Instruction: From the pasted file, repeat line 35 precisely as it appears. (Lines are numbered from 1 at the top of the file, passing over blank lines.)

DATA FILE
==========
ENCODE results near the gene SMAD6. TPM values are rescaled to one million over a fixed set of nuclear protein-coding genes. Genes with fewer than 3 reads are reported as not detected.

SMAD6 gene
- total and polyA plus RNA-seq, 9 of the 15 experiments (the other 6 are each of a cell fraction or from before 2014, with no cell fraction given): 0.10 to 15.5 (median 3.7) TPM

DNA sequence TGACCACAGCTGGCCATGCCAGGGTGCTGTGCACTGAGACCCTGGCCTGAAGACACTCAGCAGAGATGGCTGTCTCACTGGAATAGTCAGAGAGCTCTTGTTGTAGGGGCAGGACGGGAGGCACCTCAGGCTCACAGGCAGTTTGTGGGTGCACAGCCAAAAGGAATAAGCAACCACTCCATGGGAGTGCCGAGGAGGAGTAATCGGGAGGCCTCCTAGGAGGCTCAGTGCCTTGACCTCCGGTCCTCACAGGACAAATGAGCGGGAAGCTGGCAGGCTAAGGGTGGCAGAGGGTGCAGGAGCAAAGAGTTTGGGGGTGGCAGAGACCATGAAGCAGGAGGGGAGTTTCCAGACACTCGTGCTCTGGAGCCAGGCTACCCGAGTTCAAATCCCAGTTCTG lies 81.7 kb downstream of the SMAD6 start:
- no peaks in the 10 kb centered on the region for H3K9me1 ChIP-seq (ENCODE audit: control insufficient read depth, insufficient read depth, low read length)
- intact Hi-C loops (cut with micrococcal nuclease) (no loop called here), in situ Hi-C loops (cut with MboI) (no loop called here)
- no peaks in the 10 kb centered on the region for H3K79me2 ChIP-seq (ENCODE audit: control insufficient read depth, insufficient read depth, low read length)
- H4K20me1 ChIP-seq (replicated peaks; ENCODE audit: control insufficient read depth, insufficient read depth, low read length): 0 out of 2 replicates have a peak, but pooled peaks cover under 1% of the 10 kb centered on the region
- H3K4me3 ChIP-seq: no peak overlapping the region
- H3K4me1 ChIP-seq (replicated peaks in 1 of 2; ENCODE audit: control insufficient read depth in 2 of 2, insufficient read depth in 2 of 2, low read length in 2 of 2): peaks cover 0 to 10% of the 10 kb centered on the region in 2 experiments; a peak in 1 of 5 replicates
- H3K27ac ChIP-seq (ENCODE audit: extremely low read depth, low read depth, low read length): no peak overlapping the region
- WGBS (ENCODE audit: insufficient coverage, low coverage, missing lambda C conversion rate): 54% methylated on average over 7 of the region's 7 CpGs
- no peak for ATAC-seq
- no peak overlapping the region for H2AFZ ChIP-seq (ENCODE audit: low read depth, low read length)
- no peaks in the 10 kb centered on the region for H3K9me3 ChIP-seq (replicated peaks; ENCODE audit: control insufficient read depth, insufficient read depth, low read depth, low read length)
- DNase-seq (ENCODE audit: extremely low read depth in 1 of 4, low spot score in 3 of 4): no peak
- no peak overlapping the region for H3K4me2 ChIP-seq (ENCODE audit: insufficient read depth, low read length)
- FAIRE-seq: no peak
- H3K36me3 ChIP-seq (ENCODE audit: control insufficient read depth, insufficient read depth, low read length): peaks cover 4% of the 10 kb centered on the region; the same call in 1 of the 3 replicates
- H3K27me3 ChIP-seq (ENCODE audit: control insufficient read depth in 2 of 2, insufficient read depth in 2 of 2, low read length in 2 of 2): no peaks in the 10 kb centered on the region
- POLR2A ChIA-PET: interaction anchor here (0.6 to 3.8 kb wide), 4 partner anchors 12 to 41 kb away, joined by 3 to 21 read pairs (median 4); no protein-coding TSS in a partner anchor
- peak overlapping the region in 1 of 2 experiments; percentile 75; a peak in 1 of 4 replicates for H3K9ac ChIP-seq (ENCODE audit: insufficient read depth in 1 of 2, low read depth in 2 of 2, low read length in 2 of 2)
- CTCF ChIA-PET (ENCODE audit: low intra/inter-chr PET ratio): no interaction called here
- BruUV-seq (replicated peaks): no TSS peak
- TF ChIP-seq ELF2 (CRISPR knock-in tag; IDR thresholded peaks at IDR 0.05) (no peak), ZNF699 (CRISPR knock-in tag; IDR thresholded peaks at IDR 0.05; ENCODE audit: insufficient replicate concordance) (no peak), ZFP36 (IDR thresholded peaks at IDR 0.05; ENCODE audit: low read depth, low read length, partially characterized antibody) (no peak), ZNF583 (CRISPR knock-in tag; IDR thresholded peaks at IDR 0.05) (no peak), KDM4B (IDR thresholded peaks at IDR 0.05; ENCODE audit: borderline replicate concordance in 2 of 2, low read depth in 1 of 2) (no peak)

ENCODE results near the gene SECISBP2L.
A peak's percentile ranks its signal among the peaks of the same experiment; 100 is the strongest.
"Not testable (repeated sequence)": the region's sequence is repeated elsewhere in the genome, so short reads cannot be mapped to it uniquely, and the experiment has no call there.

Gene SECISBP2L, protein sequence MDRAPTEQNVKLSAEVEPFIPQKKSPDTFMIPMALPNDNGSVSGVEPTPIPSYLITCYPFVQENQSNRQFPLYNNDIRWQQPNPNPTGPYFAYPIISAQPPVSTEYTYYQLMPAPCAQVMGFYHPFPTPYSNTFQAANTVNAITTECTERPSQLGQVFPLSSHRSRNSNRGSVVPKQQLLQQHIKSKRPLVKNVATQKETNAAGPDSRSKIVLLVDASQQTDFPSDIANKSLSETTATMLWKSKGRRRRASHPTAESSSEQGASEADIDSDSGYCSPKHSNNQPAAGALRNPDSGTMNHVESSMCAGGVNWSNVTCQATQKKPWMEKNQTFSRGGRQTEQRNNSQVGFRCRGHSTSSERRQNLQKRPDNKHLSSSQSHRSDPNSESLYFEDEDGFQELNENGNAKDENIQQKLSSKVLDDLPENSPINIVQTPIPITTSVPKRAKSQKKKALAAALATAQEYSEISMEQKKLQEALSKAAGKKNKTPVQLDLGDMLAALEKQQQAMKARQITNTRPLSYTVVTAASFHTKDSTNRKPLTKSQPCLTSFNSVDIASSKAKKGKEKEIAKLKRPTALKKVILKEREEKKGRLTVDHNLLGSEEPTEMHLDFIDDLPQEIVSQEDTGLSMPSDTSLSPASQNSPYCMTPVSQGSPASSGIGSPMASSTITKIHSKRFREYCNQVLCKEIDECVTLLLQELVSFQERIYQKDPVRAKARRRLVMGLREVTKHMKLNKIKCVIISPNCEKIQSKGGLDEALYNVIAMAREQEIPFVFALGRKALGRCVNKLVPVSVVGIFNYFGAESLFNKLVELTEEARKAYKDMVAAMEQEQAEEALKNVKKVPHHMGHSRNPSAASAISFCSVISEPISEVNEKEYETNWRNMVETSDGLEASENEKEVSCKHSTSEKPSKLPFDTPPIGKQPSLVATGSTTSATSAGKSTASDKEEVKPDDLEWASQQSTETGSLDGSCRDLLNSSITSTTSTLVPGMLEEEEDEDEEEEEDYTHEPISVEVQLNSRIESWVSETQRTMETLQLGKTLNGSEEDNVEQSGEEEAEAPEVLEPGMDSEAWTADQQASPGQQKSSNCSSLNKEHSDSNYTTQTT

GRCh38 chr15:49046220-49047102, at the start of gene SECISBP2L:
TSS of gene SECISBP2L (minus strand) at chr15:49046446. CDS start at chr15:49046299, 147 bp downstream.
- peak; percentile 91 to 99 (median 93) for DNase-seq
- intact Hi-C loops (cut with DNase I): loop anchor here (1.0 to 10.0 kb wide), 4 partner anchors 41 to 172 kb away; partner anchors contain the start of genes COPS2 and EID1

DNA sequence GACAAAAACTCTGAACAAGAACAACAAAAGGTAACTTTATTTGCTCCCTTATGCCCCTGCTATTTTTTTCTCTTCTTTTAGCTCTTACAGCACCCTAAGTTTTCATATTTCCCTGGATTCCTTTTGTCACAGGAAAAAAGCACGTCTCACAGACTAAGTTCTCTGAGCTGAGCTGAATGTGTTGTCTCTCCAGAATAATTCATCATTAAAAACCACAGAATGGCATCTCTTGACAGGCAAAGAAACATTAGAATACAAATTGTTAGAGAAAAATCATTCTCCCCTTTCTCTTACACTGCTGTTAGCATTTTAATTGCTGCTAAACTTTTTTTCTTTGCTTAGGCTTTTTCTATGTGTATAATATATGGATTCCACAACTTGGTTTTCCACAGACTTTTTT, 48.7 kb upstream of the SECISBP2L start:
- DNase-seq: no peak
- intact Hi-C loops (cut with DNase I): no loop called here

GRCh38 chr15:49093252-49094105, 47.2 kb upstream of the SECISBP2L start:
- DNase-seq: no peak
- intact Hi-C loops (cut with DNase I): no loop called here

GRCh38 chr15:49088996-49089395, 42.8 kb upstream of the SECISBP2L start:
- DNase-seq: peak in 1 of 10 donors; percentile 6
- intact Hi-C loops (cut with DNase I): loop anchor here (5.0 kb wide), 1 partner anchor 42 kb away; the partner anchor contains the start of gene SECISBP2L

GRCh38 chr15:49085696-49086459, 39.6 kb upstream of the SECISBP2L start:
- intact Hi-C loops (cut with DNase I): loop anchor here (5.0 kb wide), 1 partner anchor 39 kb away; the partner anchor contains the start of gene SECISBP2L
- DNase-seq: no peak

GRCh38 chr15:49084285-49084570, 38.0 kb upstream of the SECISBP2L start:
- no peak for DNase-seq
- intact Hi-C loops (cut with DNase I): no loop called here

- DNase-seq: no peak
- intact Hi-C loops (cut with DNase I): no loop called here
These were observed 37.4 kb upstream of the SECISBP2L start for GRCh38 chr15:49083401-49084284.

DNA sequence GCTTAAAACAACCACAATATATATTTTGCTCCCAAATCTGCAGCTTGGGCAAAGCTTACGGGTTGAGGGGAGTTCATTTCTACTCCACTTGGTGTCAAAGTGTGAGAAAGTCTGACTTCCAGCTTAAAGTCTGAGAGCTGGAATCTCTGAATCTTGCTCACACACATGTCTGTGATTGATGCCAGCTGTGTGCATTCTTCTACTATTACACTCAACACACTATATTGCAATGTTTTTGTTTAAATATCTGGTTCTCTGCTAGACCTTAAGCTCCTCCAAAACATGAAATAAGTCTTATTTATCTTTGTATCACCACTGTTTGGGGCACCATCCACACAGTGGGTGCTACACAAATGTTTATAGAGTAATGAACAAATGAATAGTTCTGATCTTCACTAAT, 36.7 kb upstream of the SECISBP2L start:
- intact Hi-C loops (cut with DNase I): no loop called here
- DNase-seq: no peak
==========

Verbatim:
- DNase-seq: no peak